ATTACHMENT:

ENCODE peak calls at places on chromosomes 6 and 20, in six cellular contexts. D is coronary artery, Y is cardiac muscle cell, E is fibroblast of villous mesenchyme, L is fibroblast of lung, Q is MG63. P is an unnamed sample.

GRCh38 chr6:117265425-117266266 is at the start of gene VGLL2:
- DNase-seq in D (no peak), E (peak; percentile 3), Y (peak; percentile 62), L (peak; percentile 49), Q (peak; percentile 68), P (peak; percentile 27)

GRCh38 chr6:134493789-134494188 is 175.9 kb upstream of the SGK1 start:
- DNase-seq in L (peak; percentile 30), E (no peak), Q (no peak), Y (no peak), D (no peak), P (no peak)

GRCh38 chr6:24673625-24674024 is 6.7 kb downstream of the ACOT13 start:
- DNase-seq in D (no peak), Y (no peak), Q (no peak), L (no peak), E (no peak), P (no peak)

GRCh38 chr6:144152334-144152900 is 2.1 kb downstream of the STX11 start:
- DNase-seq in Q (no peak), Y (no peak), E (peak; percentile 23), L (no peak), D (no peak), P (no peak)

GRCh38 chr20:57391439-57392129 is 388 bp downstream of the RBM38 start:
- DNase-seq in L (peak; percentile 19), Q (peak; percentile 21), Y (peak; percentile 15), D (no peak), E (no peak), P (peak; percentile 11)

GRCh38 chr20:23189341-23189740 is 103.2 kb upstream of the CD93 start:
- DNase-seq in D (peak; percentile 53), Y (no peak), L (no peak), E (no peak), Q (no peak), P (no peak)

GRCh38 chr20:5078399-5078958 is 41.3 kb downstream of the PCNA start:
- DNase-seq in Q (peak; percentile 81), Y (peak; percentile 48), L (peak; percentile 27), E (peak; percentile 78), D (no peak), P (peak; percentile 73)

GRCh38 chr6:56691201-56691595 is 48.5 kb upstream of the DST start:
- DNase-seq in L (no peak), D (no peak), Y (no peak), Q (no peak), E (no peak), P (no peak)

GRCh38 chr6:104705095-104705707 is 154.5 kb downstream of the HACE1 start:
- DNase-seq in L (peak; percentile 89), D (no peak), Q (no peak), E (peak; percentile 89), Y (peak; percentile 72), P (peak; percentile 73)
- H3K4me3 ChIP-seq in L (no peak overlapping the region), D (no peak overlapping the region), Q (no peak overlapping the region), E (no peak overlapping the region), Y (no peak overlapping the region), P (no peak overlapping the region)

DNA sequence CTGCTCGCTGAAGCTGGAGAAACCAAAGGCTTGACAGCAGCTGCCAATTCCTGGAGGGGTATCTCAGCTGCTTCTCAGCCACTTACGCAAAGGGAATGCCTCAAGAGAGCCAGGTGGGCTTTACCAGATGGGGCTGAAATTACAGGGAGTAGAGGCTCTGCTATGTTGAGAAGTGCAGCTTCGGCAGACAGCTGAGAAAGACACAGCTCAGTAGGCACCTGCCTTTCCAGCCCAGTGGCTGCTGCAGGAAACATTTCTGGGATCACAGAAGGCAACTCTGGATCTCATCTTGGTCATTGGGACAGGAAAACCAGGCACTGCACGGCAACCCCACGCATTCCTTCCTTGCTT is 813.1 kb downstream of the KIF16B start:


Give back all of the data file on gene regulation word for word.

ENCODE peak calls at places on chromosomes 6 and 20, in six cellular contexts. D is coronary artery, Y is cardiac muscle cell, E is fibroblast of villous mesenchyme, L is fibroblast of lung, Q is MG63. P is an unnamed sample.

GRCh38 chr6:117265425-117266266 is at the start of gene VGLL2:
- DNase-seq in D (no peak), E (peak; percentile 3), Y (peak; percentile 62), L (peak; percentile 49), Q (peak; percentile 68), P (peak; percentile 27)

GRCh38 chr6:134493789-134494188 is 175.9 kb upstream of the SGK1 start:
- DNase-seq in L (peak; percentile 30), E (no peak), Q (no peak), Y (no peak), D (no peak), P (no peak)

GRCh38 chr6:24673625-24674024 is 6.7 kb downstream of the ACOT13 start:
- DNase-seq in D (no peak), Y (no peak), Q (no peak), L (no peak), E (no peak), P (no peak)

GRCh38 chr6:144152334-144152900 is 2.1 kb downstream of the STX11 start:
- DNase-seq in Q (no peak), Y (no peak), E (peak; percentile 23), L (no peak), D (no peak), P (no peak)

GRCh38 chr20:57391439-57392129 is 388 bp downstream of the RBM38 start:
- DNase-seq in L (peak; percentile 19), Q (peak; percentile 21), Y (peak; percentile 15), D (no peak), E (no peak), P (peak; percentile 11)

GRCh38 chr20:23189341-23189740 is 103.2 kb upstream of the CD93 start:
- DNase-seq in D (peak; percentile 53), Y (no peak), L (no peak), E (no peak), Q (no peak), P (no peak)

GRCh38 chr20:5078399-5078958 is 41.3 kb downstream of the PCNA start:
- DNase-seq in Q (peak; percentile 81), Y (peak; percentile 48), L (peak; percentile 27), E (peak; percentile 78), D (no peak), P (peak; percentile 73)

GRCh38 chr6:56691201-56691595 is 48.5 kb upstream of the DST start:
- DNase-seq in L (no peak), D (no peak), Y (no peak), Q (no peak), E (no peak), P (no peak)

GRCh38 chr6:104705095-104705707 is 154.5 kb downstream of the HACE1 start:
- DNase-seq in L (peak; percentile 89), D (no peak), Q (no peak), E (peak; percentile 89), Y (peak; percentile 72), P (peak; percentile 73)
- H3K4me3 ChIP-seq in L (no peak overlapping the region), D (no peak overlapping the region), Q (no peak overlapping the region), E (no peak overlapping the region), Y (no peak overlapping the region), P (no peak overlapping the region)

DNA sequence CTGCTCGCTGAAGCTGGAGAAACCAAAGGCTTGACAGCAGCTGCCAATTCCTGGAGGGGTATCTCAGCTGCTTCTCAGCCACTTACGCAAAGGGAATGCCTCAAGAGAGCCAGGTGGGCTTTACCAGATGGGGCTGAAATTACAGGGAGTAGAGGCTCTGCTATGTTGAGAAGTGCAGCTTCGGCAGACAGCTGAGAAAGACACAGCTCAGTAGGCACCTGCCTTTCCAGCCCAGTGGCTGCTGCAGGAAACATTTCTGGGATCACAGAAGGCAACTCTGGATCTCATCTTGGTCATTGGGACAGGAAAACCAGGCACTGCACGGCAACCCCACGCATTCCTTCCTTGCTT is 813.1 kb downstream of the KIF16B start: